Whether there is a reasonable connection is likely to depend on the facts of each case but where the legal services are purely advisory, it will clearly be more difficult to show a reasonable connection. The fact that you have a retainer with a client does not give you licence to process funds freely through client account on the client's behalf. Throughout a retainer, you should question why you are being asked to receive funds and for what purpose. You should only hold funds where necessary for the purpose of carrying out your client's instructions in connection with an underlying legal transaction or a service forming part of your normal regulated activities. You should always ask why the client cannot make the payment him or herself. The client's convenience is not the paramount concern and, if the client does not have a bank account in the UK, this considerably increases the risks. You should be prepared to justify any decision to hold or move client money to us where necessary.
Significant aggravating factors include the risks of insolvency and money laundering
The seriousness of the breach will be aggravated by indications that the funds were paid into, or transferred out, of client account, to avoid responsibilities imposed by insolvency legislation or to perpetuate suspected financial crime or tax fraud. In the case of Simms SDT 8686/2002 the Tribunal noted at paragraph 76:
A solicitor who involves himself in transactions which he knows or suspects or should have known or suspected could involve illegality or impropriety or who gives such transactions credibility cannot but appreciate that his behaviour will be perceived as affecting his integrity and trustworthiness and so affect the reputation of the Profession. The duties of a lawyer as an officer of The Supreme Court are not simply owed to the client but also involve the respect which the Profession owes to the law itself and to justice."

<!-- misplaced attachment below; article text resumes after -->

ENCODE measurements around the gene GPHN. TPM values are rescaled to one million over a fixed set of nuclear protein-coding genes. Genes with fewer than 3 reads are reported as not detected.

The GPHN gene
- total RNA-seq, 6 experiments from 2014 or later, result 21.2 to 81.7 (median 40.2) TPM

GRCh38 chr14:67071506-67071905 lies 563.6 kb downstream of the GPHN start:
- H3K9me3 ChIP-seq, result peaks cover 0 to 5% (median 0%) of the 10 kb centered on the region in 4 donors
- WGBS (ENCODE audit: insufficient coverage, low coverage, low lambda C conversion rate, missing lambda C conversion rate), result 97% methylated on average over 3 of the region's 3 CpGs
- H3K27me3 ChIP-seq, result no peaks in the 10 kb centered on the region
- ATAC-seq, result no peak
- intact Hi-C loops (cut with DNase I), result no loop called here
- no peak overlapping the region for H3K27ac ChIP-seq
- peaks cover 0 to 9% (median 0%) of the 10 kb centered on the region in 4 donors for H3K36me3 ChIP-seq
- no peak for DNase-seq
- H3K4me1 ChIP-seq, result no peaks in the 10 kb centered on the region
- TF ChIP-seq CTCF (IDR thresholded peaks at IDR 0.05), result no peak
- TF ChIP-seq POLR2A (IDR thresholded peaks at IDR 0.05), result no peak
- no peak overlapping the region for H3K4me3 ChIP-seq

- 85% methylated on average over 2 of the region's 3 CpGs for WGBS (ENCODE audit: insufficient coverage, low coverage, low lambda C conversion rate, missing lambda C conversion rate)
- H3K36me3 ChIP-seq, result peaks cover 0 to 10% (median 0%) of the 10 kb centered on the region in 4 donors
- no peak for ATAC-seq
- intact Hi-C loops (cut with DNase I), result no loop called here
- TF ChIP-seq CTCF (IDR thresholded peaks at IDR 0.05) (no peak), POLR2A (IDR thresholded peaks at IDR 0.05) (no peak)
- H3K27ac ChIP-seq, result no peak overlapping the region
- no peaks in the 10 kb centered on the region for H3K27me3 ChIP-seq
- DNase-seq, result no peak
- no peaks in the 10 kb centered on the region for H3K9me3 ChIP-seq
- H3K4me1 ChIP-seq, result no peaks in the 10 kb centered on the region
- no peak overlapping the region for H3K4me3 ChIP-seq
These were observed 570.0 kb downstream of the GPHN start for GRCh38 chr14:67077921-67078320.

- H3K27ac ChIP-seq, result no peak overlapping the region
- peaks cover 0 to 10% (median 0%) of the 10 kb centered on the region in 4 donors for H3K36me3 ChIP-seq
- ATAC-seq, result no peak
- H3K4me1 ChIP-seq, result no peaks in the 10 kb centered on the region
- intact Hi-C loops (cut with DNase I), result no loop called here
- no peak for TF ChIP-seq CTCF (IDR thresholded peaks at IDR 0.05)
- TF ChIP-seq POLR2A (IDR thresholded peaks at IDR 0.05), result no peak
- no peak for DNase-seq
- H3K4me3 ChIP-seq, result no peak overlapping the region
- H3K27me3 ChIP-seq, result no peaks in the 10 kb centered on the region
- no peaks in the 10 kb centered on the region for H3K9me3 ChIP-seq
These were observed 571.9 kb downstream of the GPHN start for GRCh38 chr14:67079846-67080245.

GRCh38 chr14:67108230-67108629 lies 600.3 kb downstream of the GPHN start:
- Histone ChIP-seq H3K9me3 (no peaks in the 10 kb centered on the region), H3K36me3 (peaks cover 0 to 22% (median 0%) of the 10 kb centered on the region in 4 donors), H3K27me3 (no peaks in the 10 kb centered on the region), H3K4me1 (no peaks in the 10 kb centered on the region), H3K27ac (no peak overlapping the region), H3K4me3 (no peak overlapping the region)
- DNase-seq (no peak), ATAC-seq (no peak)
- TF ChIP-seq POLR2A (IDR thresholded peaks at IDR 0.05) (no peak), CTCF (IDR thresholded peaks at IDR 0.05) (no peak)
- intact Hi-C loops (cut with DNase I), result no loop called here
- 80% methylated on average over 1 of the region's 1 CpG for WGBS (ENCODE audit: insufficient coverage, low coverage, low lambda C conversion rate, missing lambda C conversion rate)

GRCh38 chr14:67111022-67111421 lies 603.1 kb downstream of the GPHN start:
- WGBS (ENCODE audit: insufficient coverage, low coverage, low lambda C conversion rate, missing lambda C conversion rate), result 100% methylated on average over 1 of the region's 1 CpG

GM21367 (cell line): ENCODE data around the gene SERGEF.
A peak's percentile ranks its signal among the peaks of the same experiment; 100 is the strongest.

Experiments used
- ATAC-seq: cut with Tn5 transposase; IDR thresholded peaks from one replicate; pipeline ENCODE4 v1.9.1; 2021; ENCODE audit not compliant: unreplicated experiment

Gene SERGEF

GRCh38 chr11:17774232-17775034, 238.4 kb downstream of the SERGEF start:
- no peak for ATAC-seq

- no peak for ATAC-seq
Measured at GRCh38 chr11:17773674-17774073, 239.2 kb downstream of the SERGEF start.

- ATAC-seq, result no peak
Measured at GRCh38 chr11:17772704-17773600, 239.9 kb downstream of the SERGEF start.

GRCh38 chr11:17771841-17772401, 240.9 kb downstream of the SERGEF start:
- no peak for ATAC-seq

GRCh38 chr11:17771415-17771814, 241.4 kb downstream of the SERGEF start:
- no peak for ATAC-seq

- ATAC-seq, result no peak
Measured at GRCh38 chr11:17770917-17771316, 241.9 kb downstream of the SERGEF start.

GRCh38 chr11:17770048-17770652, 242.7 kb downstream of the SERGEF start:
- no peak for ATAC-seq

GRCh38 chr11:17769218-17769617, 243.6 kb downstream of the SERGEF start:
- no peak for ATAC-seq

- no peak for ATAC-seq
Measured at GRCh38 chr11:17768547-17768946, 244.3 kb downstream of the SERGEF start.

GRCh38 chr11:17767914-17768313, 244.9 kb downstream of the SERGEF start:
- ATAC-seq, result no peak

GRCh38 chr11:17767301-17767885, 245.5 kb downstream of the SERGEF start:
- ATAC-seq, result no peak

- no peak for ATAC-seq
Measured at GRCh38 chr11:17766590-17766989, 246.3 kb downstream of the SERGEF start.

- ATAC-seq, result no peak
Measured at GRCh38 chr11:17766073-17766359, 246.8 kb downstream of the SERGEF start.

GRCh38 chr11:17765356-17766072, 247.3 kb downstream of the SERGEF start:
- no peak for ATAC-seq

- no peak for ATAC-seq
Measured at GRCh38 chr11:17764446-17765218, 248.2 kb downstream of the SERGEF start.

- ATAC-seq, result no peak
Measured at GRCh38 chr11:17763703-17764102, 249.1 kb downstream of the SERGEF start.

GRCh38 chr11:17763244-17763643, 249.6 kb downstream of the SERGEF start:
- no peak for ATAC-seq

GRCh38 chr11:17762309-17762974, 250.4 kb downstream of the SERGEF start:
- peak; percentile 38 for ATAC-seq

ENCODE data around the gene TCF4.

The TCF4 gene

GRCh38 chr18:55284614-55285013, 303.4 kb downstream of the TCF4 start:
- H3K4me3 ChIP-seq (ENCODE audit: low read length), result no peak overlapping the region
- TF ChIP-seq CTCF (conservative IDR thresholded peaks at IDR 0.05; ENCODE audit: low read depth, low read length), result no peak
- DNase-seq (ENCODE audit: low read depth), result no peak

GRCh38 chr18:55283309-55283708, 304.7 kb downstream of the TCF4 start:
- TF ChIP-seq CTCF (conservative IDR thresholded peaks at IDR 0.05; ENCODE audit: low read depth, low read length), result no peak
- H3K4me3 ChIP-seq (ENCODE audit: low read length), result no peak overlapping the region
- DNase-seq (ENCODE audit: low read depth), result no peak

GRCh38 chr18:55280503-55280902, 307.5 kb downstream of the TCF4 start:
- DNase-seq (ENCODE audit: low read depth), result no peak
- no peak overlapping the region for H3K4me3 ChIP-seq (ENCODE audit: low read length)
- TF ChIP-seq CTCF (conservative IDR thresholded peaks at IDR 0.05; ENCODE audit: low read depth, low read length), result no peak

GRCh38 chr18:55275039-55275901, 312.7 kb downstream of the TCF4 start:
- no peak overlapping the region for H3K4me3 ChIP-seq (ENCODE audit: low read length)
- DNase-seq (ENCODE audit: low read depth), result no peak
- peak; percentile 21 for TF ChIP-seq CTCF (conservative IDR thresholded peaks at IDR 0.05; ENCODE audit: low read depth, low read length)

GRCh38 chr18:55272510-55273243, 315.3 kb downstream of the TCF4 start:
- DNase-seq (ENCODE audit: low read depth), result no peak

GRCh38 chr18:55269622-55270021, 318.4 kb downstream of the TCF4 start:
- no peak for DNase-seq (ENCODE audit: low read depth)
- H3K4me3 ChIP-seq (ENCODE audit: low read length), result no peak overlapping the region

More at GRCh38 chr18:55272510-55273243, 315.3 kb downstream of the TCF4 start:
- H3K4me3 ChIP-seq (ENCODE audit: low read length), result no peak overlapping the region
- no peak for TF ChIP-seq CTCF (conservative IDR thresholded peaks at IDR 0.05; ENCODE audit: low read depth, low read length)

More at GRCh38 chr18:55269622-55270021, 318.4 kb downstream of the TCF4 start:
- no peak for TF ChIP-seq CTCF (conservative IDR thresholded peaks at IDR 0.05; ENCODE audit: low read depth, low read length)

You should be aware that criminals often target solicitors' client accounts to lend credibility to fraudulent schemes or to launder the proceeds of their criminal activity. You must not allow money to move through client account unless it is in connection with a genuine transaction about which you are providing legal services. You should ensure that you undertake proper due diligence before accepting any funds into client account and you should not act if you do not fully understand the transaction on which you are advising.
Compliance with Rule 14.5 offers an important 'first line of defence' to clients who may seek to take advantage of your client account to launder money. It also helps you to secure professional independence from your client in compliance with Principle 3.
You should make sure that you and all members of your firm are familiar with the warning notices and guidance we have issued in relation to high yield investment fraud and money laundering.
Other related issues/considerations
Use of escrow accounts
Firms may hold funds 'in escrow' or subject to professional undertakings in circumstances where they are advising a party to the underlying legal transaction; for example, funds for the purchase of an asset (e.g. an aircraft) might be held pending the completion of a purchase.
The decision of the SDT in Wilson-Smith (SDT 8772/2003) (para 60) was unequivocal that a solicitor should not act as 'escrow only' agent:
It can be described as nothing other than crass stupidity to accept a role as, for example, an "escrow agent" when the solicitor cannot know what that means as, indeed, that expression has no meaning in English law."